Creative Arts Therapies Improve QOL in Cancer Patients

Roxanne Nelson

May 14, 2013

Participating in creative arts therapies (CATs) appears to improve the quality of life of cancer patients, and reduce anxiety, depression, pain, and fatigue. However, the effect of these therapies is not long lasting, according to an analysis published online May 13 in JAMA Internal Medicine.

In a systematic review of 27 randomized clinical trials that evaluated the effect of CATs (music, art, dance, and expressive writing) on psychological outcomes, pooled estimates revealed that they significantly reduced anxiety, depression, and pain and improved quality of life in cancer patients. The effect was less pronounced for fatigue.

The researchers, led by Timothy W. Puetz, PhD, MPH, from the National Institutes of Health in Bethesda, Maryland, also found that these effects were greatly diminished at follow-up.

"Future well-designed [randomized clinical trials] are needed to address the methodological heterogeneity found within this field of research," Dr. Puetz and colleagues conclude.

In an accompanying invited commentary, a pair of experts note that although they "value and applaud the use of the arts and creative processes" across the continuum of therapies and patients, research on the effectiveness of these interventions requires clarity about the nature of the interventions themselves.

It is unfortunate that the current analysis offers no operational definition of CATs, write Joke Bradt, PhD, MT-BC, and Sheryl Goodill, PhD, BC-DMT, NCC, LPC, both from the Department of Creative Arts Therapies at Drexel University in Philadelphia, Pennsylvania. Instead, they note, the researchers use the term "creative arts therapies" as a generic term, referring to true CATs and to interventions that are administered by non-CAT healthcare professionals or artist volunteers.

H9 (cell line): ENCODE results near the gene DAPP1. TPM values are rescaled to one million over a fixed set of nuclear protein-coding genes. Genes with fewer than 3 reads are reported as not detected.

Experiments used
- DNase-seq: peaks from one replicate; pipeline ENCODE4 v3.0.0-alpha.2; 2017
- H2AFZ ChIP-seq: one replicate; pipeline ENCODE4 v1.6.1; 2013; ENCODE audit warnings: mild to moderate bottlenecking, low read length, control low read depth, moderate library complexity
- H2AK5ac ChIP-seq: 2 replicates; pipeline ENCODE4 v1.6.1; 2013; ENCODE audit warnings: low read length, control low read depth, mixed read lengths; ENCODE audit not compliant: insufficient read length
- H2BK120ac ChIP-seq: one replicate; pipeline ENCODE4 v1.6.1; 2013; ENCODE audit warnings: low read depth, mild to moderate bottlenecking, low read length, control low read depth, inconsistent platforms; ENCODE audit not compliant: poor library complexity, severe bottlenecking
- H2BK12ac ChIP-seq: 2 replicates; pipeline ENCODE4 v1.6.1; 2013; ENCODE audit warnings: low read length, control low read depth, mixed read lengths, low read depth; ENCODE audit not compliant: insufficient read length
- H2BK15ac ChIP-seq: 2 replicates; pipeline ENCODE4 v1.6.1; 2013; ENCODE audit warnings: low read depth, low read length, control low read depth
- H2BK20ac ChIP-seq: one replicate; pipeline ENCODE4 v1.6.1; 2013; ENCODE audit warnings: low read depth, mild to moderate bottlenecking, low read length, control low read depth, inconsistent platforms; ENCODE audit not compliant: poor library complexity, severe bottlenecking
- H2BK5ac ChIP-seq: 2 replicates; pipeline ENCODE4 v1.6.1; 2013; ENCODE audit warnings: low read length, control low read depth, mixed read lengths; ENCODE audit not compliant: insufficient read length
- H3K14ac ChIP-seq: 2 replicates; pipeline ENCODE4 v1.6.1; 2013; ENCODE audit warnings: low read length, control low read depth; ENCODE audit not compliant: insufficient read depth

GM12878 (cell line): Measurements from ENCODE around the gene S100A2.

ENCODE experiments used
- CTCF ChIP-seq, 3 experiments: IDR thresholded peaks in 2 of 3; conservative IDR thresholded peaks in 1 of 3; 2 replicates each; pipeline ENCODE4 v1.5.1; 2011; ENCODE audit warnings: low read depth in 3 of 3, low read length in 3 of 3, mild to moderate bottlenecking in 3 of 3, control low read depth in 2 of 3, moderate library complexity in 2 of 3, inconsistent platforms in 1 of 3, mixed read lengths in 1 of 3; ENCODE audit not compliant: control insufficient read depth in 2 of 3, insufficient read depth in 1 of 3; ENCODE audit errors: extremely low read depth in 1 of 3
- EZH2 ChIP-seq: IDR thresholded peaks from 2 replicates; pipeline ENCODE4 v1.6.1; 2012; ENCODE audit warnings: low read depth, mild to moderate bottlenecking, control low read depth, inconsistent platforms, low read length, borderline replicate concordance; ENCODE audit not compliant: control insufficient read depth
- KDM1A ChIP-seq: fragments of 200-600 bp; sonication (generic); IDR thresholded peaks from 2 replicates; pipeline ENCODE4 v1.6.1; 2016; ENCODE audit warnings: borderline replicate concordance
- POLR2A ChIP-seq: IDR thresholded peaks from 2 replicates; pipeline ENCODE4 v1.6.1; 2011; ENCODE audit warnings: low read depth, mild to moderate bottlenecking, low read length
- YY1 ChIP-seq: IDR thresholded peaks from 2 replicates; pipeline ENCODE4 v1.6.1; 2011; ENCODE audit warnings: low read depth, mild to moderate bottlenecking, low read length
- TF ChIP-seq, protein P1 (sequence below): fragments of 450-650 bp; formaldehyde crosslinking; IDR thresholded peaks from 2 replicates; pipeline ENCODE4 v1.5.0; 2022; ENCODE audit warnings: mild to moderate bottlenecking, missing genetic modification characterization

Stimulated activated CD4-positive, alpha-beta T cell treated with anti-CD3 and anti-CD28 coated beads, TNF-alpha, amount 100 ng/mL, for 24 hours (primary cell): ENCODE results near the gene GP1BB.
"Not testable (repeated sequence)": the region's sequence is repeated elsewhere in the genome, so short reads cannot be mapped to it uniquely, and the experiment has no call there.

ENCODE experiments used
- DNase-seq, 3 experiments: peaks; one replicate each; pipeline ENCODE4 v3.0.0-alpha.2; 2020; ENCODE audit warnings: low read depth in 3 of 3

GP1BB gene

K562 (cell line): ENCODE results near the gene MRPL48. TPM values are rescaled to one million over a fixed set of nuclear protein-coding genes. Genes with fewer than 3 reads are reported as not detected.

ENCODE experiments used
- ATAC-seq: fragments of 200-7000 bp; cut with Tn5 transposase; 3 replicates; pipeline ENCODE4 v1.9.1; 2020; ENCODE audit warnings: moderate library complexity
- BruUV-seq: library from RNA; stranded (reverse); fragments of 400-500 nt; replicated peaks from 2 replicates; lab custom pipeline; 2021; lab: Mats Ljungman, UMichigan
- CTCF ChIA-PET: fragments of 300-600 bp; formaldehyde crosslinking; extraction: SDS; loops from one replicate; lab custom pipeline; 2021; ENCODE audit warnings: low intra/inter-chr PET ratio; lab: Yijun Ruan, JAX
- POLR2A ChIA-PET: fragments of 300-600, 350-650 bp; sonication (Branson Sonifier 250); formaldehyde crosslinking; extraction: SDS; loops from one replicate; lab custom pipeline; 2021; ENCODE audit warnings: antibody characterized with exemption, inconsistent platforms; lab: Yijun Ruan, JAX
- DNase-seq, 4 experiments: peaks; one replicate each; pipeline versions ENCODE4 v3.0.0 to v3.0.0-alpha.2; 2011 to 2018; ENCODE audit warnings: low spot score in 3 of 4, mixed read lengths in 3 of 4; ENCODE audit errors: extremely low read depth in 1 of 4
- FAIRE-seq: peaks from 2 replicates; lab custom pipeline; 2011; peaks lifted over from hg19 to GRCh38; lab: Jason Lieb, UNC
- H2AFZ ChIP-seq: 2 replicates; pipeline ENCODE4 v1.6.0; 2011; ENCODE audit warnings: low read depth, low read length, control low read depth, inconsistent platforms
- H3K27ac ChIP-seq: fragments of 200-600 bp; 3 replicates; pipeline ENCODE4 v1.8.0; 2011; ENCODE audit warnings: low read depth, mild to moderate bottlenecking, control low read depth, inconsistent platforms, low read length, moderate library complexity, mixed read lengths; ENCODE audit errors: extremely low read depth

"This limitation compromises the analysis at its foundation: the understanding of the independent variable in the included studies," they write.

However, despite this and other limitations, Drs. Bradt and Goodill emphasize that they are excited to see yet another systematic review that confirms the health benefits of arts interventions in cancer patients. "We hope that this rapidly expanding evidence will inspire cancer patients to include the arts and/or CATs in their treatment regimen so that their psychosocial well-being can be safeguarded during the challenging treatment and recovery period," they write.

Only Pain Reduced at Follow-up

Dr. Puetz and colleagues note that 40% of adults in the United States have reported using at least 1 complementary and alternative medicine (CAM) therapy. The prevalence of CAM use reported by cancer patients ranges considerably, from 18% to 91%. Various CAM therapies are reported to improve psychological symptoms frequently associated with cancer and its treatment, including cancer-related fatigue, pain, anxiety, and depression.

However, the researchers point out that the CATs have received less empirical examination than other types of CAM.

In this review, the researchers examined the effect of CATs on several psychological symptoms and on quality of life in cancer patients. From the 27 studies, 1576 patients met the inclusion criteria.

Although all symptoms except fatigue were significantly reduced after exposure to CATs, only pain was significantly reduced during the follow-up period. Reductions in anxiety were most pronounced in studies in which a non-CAT therapist administered the intervention, as opposed to those in which a creative arts therapist administered the intervention and those in which a waiting-list or usual-care comparison was used.

Reductions in pain were greatest during treatment that took place in the inpatient setting and for homogeneous cancer groups in outpatient settings. Reductions in pain were significantly smaller in heterogeneous groups in outpatient environments.

"This systematic review offers a unique look into the potential benefits of CAT that may guide further hypothesis-driven investigation into adjuvant treatments to improve conventional disease management," the researchers conclude.

The authors have disclosed no relevant financial relationships.

JAMA Intern Med. Published online May 13, 2013. Abstract, Commentary


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